Explain Like I’m Five. The concept is simple: Break down an idea with the languagE you would use if your were explaining it to a 5-year-old. Even if your viewer is highly educated, the goal of an explainer is to deliver information succinctly. Keep the story as simple as possible, but don’t condescend. We like to think of an explainer video script as a children’s book for adults: interesting, engaging, and easy to digest. A few tips that can help here:

Try to write your story outline in five sentences – Write as though you’re speaking to a friend or family member. We tend to speak far more colloquially than we write, which is helpful when writing for voice over. When in doubt, keep it simple.

Bring Your Viewer Into the Story – So your product delivers information packets through subterranean sea cables? That’s nice. All someone wants to know is that they get quicker Internet. Look for opportunities to make the narrative personally relevant and relatable; it will be easier to capture and keep their attention. As your write, remember to:

Speak directly to your audience –  Look for opportunities to put your viewer in the driver’s seat. Write in second person voice. Use their language. If they are accountants, your language should reflect that. But avoid unfamiliar terms or cumbersome words that might confuse people.

Add Emotion – You may want to make them laugh or tug on your viewers’ heartstrings; either way, the more you elicit an emotional response, the more engaged they will be. Hook them from the start. Effectively communicating your brand voice is also an important point here. People want to form an emotional bond with a human, so showcase your personality and position yourself as a helpful and approachable friend.

Keep the length short – Brevity is key when writing an explainer video script. The longer it is, the less impact it will have. Watch your word count. 135 words per minute is a comfortable pace. Read your script aloud, or have someone else read it out loud, and check the pacing of overall message.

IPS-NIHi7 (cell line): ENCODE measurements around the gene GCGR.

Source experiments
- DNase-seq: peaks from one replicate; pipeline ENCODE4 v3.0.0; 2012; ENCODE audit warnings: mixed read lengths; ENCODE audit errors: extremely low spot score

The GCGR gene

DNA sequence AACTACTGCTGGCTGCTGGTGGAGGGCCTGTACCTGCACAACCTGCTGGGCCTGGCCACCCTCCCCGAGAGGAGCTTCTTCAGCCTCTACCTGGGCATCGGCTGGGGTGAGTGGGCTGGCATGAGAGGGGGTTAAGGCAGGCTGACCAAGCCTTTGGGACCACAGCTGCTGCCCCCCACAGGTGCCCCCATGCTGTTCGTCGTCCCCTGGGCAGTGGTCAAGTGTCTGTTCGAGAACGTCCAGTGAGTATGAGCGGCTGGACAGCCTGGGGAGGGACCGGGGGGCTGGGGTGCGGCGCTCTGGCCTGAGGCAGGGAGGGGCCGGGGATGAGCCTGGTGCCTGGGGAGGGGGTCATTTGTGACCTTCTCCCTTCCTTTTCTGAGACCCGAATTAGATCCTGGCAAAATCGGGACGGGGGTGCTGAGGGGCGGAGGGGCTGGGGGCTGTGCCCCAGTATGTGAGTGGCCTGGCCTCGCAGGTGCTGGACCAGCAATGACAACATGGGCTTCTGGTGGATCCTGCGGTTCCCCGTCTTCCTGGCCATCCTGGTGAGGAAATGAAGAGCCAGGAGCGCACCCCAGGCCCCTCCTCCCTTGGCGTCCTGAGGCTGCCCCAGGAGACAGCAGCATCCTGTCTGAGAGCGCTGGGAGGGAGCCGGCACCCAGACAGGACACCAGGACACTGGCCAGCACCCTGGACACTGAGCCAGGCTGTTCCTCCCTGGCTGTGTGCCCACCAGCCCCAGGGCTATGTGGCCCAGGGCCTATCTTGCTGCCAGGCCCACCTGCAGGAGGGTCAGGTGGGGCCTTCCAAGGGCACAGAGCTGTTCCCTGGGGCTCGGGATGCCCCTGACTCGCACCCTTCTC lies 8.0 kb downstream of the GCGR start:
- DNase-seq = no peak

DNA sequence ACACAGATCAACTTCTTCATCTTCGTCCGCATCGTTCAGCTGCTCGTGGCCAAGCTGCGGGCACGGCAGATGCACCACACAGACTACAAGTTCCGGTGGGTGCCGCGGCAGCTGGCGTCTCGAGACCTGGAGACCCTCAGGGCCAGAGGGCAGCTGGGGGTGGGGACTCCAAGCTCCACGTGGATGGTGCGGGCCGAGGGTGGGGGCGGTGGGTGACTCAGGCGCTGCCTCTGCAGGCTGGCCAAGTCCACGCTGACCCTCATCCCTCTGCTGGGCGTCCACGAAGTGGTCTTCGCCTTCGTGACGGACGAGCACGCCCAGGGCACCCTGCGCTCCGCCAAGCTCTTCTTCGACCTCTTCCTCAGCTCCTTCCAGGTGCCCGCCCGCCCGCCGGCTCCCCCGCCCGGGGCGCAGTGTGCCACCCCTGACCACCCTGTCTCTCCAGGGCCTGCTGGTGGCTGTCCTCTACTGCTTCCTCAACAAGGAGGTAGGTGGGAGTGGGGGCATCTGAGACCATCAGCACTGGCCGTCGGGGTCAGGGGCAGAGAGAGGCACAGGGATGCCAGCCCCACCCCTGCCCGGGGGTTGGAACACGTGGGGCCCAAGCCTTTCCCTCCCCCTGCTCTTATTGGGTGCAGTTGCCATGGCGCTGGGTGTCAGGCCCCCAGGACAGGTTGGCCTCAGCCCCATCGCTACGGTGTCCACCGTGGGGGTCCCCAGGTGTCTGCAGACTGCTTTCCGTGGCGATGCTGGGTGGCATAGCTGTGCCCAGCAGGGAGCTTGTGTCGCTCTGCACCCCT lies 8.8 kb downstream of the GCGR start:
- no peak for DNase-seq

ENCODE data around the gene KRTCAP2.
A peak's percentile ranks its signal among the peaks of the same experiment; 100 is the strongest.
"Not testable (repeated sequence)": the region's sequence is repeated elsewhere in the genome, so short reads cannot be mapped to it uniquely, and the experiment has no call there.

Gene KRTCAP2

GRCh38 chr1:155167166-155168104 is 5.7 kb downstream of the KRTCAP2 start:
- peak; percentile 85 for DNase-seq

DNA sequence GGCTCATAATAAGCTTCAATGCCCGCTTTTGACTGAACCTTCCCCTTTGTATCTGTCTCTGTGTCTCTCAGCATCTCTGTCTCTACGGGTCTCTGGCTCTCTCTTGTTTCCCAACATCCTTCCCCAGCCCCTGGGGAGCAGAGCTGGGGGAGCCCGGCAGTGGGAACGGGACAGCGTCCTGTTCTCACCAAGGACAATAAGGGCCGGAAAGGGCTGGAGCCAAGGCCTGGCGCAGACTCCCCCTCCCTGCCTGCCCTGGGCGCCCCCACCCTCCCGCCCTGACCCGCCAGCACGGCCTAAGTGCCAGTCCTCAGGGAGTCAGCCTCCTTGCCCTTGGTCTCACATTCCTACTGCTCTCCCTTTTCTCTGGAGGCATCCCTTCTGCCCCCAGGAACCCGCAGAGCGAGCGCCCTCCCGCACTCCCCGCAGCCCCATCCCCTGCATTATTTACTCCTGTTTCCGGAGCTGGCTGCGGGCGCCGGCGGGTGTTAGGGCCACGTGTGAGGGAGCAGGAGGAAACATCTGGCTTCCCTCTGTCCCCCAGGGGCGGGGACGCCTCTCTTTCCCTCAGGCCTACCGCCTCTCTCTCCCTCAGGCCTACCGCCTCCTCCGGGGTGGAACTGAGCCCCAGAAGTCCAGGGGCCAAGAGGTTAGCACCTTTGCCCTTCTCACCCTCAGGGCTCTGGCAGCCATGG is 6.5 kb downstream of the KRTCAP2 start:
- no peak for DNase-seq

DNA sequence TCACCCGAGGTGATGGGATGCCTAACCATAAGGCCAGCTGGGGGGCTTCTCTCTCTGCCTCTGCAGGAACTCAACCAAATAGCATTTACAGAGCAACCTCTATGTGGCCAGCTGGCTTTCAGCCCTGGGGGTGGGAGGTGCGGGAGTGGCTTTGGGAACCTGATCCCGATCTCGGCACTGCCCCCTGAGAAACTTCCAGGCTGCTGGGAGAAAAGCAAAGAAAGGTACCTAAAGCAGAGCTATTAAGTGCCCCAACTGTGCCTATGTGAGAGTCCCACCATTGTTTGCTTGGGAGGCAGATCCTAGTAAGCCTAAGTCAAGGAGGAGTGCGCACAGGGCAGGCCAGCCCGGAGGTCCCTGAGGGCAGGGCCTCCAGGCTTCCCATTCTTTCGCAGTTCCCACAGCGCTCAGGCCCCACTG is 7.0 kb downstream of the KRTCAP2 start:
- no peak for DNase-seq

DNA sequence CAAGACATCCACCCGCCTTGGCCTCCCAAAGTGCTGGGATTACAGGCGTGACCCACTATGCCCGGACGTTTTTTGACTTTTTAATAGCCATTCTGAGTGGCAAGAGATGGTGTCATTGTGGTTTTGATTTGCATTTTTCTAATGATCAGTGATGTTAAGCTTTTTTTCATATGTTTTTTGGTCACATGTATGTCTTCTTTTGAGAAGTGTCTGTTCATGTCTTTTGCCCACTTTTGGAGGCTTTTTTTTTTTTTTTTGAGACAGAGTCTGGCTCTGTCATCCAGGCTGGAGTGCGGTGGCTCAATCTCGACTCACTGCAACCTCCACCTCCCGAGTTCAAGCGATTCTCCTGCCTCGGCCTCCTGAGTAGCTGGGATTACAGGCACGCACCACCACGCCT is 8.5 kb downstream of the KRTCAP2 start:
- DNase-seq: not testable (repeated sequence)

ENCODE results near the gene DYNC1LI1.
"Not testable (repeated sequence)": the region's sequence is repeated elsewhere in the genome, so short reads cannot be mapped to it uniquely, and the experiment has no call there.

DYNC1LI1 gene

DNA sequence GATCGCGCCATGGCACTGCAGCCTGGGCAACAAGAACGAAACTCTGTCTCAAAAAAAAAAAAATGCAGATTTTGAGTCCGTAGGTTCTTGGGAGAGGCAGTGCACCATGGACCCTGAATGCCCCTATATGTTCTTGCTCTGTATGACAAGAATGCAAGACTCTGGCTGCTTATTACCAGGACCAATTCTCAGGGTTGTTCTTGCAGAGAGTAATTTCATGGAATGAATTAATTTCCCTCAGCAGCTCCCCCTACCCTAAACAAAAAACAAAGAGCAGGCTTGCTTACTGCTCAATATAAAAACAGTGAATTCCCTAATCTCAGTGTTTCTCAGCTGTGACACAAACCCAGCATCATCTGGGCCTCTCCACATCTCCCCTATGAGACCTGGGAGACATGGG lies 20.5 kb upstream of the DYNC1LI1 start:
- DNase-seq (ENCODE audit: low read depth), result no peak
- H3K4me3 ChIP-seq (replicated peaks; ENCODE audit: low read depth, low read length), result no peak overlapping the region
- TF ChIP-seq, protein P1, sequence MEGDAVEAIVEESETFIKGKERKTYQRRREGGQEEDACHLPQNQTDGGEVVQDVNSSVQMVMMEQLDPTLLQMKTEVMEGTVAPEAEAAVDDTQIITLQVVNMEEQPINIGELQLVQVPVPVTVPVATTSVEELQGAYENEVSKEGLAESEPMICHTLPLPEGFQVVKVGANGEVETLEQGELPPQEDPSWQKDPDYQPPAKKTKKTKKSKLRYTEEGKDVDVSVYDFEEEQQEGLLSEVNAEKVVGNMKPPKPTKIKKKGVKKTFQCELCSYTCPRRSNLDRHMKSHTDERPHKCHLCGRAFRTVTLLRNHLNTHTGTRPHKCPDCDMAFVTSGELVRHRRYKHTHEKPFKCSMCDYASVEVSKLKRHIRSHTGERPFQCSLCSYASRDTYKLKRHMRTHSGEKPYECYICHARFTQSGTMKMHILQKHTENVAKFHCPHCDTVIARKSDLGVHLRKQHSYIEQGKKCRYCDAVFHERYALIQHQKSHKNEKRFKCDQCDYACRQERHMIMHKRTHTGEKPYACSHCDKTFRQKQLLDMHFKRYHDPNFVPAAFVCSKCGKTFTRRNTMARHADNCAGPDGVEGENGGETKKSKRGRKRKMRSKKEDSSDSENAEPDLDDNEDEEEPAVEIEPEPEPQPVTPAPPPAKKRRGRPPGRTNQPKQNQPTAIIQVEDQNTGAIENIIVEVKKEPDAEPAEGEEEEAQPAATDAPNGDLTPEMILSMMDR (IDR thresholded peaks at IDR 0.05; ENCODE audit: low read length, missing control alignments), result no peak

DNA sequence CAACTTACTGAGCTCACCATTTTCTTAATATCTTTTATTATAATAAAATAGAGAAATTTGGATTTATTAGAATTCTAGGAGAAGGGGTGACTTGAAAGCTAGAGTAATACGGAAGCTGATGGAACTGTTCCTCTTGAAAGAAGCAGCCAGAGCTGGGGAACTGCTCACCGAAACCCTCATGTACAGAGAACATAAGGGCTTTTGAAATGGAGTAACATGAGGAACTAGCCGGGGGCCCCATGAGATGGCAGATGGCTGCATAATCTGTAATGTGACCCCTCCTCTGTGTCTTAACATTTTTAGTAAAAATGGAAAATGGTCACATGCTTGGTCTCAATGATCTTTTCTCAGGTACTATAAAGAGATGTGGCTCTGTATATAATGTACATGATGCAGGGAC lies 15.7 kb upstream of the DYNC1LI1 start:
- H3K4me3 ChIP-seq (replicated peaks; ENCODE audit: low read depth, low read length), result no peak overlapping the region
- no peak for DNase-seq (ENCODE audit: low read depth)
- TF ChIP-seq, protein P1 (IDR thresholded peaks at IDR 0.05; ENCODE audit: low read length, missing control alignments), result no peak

Adjust for Voice Over – People who write outstanding blog posts often forget that video is an entirely different medium. Writing for video sounds easy enough; that’s the trouble. While some explainers do not use voiceover, yours probably will; your writing needs to account for that.

The language you use should roll off the tongue – Avoid complicated words. Voice over artists are pros, but that doesn’t mean we haven’t seen a cut sabotaged by an awkward pronunciation or clunky word that interrupts the story flow. Be sure to review your copy for grammar and ease of readability.

Show, Don’t Tell – Do not explain what you can show. This should be the golden rule for all kinds of writing. Whether you’re a first-grader or a master author. According to Psychology Today, our brains process videos 60,000 times faster than text—take advantage of this!


Keep it short, but effective – Your “Call to Action” should be short, but effective. Just like this sentence. Restate the problem and your solution again in one concise sentence. Clearly state your product’s name at least twice. Point us in the next direction with a website link.


Kill your favorites, as they say. Nobody gets a script right on the first draft, so get ready to write and rewrite. Keep sentences short. Make sure the tone is appropriate. Craft a cohesive narrative from start to finish, and cut anything that distracts. Showcase your expertise. There’s a reason someone clicked on your explainer video. They want to learn something.

Demonstrate your knowledge at every touchpoint to position your brand as a trusted source. Deliver that value, and your viewers will thank you. And there you have. Please feel free to leave a comment or suggestion on anything you feel we missed in this post.